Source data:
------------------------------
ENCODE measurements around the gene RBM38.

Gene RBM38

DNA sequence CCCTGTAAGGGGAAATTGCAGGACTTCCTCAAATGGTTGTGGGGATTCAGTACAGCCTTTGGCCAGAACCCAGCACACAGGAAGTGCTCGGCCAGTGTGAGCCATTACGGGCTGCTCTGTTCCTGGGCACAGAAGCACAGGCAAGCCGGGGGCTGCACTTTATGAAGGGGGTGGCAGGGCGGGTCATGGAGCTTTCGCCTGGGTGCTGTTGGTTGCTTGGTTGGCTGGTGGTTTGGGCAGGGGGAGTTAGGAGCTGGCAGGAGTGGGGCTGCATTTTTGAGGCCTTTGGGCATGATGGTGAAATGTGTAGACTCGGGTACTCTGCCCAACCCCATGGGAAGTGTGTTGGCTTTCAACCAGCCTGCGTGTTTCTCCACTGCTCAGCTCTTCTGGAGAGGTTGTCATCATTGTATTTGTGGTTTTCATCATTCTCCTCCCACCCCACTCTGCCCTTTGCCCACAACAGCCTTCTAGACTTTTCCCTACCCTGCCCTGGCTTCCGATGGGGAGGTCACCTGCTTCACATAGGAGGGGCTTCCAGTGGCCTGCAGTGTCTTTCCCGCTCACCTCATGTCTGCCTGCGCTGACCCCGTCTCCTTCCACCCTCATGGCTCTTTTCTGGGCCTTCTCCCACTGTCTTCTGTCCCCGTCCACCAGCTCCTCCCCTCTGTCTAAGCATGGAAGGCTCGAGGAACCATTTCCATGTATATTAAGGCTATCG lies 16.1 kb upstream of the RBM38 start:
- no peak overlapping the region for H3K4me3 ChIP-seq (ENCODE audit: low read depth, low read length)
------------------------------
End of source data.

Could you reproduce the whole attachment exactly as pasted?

ENCODE measurements around the gene RBM38.

Gene RBM38

DNA sequence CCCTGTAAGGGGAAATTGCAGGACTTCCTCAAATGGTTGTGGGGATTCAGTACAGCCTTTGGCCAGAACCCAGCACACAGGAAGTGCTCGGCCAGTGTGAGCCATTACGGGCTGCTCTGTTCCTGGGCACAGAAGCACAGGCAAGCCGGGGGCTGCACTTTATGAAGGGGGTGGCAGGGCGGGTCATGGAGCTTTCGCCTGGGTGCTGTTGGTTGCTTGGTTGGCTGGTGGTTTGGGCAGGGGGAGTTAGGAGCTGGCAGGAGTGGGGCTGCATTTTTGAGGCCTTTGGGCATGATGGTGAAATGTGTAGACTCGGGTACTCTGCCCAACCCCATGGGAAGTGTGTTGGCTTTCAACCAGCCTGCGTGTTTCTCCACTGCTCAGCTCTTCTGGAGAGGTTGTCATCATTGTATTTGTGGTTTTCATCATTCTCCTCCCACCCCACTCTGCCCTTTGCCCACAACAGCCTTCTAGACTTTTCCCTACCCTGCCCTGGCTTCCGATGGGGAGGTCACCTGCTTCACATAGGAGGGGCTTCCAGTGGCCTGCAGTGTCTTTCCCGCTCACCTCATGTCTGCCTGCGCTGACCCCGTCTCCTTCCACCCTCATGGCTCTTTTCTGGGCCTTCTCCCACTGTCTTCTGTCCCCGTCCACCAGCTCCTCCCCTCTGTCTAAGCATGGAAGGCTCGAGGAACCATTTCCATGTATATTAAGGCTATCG lies 16.1 kb upstream of the RBM38 start:
- no peak overlapping the region for H3K4me3 ChIP-seq (ENCODE audit: low read depth, low read length)